Small firms set for relief from finance crunch

08:51, July 28, 2011      

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Small enterprises that have been facing capital shortages might get relief soon, if State-owned banks ease lending policies for such businesses, Hu Xiaoming, vice-president at Alibaba Group, said.

Hu made the remarks on Wednesday in Beijing as Alibaba (China) Co Ltd and the National School of Development at Peking University jointly issued a report on small firms' management and financial difficulties.

The Hangzhou-based company is China's top e-commerce group, offering online marketplaces that facilitate business-to-business activity for small companies.

"State-owned financial institutions should enhance their trust in small enterprises and help to develop small business, which accounts for 65 percent of China's GDP," Hu said.

The report shows that 63.3 percent of small companies need financing to cope with surging production and raw material costs. The financing gap is less than 1 million yuan ($155,000) for 76 percent of the companies.

Jiang Yabin, the owner of an environmental protection technology company in Wenzhou, Zhejiang province, said just 800,000 yuan would allow him to continue expanding this year.

"At present, few enterprises are going bankrupt over financial difficulties, because the capital they need is small. However, there's no doubt that small companies' assets cannot support their expansion" as inflation rises, Hu added.

"Labor costs have increased 20 percent from a year earlier while the price of our products remains the same as last year," Huang Wei, an entrepreneur in Zhejiang province, said.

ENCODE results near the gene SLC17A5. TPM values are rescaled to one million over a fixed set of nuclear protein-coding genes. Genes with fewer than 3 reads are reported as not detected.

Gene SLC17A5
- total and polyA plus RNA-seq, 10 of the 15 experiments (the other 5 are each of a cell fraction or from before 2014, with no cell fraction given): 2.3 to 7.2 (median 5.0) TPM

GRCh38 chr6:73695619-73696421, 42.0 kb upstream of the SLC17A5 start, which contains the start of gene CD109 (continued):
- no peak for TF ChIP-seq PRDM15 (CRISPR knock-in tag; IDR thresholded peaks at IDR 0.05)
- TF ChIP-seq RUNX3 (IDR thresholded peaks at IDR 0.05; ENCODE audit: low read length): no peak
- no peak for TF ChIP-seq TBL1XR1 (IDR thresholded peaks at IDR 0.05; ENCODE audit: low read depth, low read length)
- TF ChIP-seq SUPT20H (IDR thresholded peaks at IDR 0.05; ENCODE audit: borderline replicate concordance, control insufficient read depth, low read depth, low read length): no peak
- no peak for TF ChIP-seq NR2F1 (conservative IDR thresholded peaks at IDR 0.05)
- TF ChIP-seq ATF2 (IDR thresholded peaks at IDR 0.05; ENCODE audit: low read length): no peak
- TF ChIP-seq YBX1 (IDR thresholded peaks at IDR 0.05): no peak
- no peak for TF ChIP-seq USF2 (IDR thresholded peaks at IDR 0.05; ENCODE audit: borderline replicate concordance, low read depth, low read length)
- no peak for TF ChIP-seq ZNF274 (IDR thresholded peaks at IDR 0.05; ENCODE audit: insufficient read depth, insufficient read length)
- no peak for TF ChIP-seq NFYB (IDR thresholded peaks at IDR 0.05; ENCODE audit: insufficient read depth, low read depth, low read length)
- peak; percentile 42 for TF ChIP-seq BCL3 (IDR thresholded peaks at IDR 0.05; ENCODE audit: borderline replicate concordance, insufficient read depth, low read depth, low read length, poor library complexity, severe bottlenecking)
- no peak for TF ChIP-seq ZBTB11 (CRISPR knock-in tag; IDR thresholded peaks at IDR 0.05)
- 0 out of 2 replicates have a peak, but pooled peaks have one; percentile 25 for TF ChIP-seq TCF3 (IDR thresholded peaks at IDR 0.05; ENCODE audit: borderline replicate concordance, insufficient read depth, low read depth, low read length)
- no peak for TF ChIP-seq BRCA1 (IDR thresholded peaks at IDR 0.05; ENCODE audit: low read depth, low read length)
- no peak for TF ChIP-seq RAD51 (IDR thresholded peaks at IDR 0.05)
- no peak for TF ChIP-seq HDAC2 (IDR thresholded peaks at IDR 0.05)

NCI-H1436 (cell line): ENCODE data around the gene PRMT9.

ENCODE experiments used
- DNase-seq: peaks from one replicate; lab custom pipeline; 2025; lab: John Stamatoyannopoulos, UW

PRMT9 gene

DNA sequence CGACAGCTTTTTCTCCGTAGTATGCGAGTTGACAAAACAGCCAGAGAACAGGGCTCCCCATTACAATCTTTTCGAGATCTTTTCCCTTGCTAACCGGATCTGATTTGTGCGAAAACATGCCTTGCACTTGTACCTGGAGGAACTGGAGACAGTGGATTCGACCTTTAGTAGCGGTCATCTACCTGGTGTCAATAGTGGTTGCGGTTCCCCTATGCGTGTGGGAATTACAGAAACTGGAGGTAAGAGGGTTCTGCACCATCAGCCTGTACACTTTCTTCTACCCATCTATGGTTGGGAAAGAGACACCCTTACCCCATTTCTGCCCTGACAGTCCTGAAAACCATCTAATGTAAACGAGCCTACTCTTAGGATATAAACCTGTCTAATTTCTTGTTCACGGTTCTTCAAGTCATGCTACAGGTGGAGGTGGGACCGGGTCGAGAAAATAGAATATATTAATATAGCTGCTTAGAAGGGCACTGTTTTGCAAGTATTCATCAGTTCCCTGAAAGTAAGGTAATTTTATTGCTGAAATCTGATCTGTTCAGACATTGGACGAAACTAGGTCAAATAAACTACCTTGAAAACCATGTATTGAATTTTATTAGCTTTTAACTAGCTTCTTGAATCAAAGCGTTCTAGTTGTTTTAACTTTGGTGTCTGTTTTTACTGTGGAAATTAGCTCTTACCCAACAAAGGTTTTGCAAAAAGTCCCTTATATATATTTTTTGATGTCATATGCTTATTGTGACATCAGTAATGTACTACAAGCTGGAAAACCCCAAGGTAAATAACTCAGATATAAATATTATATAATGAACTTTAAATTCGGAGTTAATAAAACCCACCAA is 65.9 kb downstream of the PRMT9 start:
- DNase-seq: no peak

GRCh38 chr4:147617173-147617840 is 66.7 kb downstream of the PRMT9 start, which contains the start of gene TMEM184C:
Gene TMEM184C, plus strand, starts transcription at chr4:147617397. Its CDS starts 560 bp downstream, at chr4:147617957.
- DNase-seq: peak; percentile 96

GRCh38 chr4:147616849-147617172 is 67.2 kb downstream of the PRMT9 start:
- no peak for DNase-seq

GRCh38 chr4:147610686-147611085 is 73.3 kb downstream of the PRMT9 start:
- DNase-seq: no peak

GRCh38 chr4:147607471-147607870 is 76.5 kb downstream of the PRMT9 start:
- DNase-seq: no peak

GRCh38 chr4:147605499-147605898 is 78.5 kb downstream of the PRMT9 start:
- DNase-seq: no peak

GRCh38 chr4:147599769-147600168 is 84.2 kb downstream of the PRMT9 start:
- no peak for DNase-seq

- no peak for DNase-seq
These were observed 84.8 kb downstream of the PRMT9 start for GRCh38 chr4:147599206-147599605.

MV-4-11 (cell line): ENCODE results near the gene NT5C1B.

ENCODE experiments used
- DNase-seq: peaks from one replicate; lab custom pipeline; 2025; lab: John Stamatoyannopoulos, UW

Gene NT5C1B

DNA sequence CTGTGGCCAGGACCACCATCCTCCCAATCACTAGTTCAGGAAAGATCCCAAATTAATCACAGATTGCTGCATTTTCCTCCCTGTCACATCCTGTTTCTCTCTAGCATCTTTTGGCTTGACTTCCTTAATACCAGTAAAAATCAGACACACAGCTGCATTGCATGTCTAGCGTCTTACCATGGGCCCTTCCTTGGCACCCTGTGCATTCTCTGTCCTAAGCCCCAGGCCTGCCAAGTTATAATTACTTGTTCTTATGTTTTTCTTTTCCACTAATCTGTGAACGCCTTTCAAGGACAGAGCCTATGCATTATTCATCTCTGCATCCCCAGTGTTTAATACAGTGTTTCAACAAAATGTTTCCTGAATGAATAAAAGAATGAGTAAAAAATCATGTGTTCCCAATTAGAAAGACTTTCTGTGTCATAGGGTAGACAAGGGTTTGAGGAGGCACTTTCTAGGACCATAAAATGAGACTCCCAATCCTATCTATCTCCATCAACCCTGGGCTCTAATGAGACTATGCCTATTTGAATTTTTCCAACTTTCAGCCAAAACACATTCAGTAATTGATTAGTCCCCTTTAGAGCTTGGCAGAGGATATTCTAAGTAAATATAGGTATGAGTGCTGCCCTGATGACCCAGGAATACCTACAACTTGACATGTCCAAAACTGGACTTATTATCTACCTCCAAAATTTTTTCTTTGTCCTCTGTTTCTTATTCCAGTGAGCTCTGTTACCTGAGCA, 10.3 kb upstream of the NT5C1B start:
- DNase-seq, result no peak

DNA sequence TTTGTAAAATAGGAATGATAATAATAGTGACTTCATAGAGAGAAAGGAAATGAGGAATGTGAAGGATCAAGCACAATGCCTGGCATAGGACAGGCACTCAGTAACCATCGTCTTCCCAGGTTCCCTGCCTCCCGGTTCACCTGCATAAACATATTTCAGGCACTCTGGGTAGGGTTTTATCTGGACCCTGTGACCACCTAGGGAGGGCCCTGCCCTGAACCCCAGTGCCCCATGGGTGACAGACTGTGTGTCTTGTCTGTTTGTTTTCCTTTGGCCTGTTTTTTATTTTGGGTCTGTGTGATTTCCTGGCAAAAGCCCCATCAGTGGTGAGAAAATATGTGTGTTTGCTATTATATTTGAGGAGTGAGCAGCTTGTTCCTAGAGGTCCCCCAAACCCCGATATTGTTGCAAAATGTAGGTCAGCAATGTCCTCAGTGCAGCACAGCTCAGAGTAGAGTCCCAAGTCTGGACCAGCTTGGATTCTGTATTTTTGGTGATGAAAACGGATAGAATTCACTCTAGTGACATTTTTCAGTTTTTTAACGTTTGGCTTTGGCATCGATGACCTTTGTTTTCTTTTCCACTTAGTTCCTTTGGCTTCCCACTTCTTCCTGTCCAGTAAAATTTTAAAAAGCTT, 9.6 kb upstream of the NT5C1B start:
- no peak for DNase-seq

To ease the pressure of higher labor costs, small firms want to invest in automation, but they need financial support from State-owned banks to do so.

"However, the main clients of State-owned banks are State-owned enterprises, rather than private-sector and small enterprises," said Xue Zhaofeng, an economist at the National School of Development of Peking University.

Xue said State-owned banks charge much lower interest rates than private loan sources. The market should determine interest rates, not regulations, Xue said.

Some small firms whose loan applications have been rejected by State-owned banks are trying to get funds from private sources.

However, Hu said, such lenders can charge as much as 5 percent a month.

Last year, Alibaba launched an online lending platform, providing loans of up to 500,000 yuan for small firms.

Source:China Daily
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